Sparring and Taijutsu:

Discussion in 'Ninjutsu' started by zenpokaiten, Feb 21, 2006.

  1. ninjedi

    ninjedi Valued Member

    So what? This art isn't about speed and power. It's about distance, timing, and angle (among other things).
     
  2. Dean Winchester

    Dean Winchester Valued Member

    Every art is about distance, timing and angles.
     
  3. yorukage

    yorukage Valued Member

    On the topic of sparring and Taijutsu, I went to a Jack Hoban seminar, it was the 2011 Buyu West Coast Camp. David F. (not sure if he'd like having his name dropped so I'll leave it there, any in the Buyu community should know who this is) did a segment on a fun exercise called Strike! It was a type of striking exercise to help with dealing with pressure and stress. Really cool. I used it with my guys afterwards and it was great. I have adapted it over time because the group I lead is a really good group and ego tends not to be a major factor.

    I found some really great MMA gloves for this. They are all leather, but have padding on the sides of the gloves, the thumbs, and have extra digits with padding for the forefingers. So, you can use many different strikes from the dakentaijutsu and these gloves have padding there. We still have uke and tori, and that is important to keep it from being a striking fest. Uke gets to attack however he wants, no limits really. The Tori's job is to control the pacing and speed of the encounter using mostly kihon happo because it's trained so often it is the easiest to use when you aren't thinking of a technique. Tori can punch also, but that isn't his job, his job is to control the fight, keep the Uke from striking him, and eventually maneuver him into a position to end the encounter safely.

    We don't do this a lot because it doesn't help make the Kihon or Taijutsu any better, in fact it starts to get sloppy of course. But it does teach grace under pressure and how to take a hit, because the Tori does get hit, and too many in the Bujinkan have never actually been hit while expected to be the Tori. It is good training and helps to understand the finer points of taijutsu and to use them in more realistic fashions. It's also fun. Again, this is possible because of the group I have. I've had some guys who I wouldn't use this with and didn't when they were training because they couldn't keep in control. It was actually part of my learning curve, putting two of these guys together. One was a former Taekwondo black belt, the other a body builder. They kept it pretty civil until one pantomimed a good neck choke. He had an arm bar with one hand, and grabbed the throat with the other. The Uke didn't acknowledge he was beaten like he should and started punching the other in the face with his free arm, ignoring the fact his throat was about to be removed by the guys powerful grip, and have his arm broken. I called it and broke them up really fast and no one was hurt. I had to talk to the Taekwondo guy about how he should have given up at that point because he was not in a good position, and that was his role, give a hard hitting start, but once your are got, you are got. I share this as part of recognizing my learning curve and my mistake. It doesn't happen now with the current set of people, and I'm careful to feel out new people before trying it with them. It is very important to make sure everyone has a good grasp on the "rules" of the game to ensure no one gets hurt and to ensure there is training value to it, not just sparring with each other. Again, clear uke and tori, just uke gets to press the attach however he wants and can resist the beginning of the techniques.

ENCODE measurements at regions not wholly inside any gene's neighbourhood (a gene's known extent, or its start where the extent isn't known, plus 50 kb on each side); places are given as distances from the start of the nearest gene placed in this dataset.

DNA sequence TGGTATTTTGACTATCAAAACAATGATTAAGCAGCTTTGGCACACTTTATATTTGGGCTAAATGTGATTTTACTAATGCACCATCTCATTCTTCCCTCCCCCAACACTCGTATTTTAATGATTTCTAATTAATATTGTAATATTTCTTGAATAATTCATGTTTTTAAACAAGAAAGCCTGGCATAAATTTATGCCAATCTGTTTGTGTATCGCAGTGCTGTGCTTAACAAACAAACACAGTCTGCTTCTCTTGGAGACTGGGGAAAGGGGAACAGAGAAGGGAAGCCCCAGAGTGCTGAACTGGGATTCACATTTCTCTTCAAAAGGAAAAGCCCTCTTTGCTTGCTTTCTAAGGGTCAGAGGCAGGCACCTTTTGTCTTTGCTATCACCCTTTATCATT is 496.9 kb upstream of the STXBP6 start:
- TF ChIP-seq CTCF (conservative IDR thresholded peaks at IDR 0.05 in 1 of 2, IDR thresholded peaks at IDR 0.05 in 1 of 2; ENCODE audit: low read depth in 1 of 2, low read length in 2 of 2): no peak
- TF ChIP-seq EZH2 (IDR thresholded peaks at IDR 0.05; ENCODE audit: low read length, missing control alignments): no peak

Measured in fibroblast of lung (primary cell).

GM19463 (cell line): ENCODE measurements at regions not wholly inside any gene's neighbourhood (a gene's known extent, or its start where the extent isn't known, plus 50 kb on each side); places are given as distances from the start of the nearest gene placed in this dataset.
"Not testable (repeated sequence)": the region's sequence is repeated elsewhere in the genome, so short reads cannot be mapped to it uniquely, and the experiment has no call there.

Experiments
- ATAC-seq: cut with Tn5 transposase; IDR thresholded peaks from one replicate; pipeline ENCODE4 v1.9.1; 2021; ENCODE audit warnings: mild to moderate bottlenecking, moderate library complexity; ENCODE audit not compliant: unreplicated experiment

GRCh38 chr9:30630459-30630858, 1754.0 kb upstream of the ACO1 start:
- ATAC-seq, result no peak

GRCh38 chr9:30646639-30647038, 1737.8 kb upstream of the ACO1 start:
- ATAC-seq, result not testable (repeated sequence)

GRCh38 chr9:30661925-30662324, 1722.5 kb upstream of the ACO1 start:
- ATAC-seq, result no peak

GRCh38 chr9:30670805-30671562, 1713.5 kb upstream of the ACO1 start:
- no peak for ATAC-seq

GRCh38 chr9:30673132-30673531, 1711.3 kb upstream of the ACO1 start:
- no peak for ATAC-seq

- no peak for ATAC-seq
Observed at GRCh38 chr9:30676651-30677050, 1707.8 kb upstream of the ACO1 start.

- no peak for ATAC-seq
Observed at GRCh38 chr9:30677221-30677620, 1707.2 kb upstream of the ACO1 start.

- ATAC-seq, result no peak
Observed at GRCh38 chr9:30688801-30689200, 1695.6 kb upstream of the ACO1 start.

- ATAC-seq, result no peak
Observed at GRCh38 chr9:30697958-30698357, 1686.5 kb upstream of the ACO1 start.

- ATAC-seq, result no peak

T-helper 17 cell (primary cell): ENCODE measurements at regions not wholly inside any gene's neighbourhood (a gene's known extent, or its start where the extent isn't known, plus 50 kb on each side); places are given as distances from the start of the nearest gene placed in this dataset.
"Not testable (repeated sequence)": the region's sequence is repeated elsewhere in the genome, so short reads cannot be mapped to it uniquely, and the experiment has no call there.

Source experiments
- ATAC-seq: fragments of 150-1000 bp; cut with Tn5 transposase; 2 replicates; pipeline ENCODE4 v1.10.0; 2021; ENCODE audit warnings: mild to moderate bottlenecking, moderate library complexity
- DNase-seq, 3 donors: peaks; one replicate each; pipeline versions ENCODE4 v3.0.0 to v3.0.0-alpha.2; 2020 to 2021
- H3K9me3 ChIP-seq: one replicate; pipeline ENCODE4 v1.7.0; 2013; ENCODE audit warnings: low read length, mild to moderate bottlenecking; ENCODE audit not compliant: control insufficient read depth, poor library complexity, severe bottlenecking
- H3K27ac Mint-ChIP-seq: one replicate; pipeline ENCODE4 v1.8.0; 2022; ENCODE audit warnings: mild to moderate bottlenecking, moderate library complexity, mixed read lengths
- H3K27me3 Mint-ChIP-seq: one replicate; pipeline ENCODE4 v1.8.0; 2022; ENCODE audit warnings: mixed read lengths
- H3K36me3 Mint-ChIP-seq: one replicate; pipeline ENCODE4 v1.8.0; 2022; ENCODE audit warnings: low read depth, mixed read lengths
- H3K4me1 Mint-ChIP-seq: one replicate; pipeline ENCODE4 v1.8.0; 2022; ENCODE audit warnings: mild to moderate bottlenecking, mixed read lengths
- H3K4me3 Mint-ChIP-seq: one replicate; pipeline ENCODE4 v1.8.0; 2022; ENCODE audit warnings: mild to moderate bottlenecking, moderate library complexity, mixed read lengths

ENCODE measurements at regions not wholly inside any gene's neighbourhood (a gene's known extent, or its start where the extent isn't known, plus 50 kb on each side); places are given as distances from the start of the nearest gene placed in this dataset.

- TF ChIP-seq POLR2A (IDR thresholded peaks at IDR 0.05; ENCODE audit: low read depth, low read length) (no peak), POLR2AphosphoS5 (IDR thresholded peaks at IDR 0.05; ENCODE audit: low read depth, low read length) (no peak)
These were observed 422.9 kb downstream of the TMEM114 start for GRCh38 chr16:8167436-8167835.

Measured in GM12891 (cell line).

Maybe you disagree with this, but I really wanted something that would help pressure test my group because I came from a full contact sparring MA and also did wrestling in high school and I know there is a huge difference from the way something works in practicing it and when the pressure is on.
     
  4. Kframe

    Kframe Valued Member

    It matters, because I did not feel threatened. If kata is the primary vehicle to teach the art, then I should feel threatened. Now in retrospect I think that my perception of no threat may just be a byproduct of my newness. Im guessing kata speed and threat level picks up much later in training.



    It no longer matters at this point any ways.
     
  5. Dean Winchester

    Dean Winchester Valued Member

    Even as a n00b you should at least experience having an impetus to move at times, granted when going through the steps it can be mechanical and you are trying to get everything working together but you should still on occasion feel threatened, IMO.

    Even with something as simple as drilling tai sabaki.
     
  6. Kframe

    Kframe Valued Member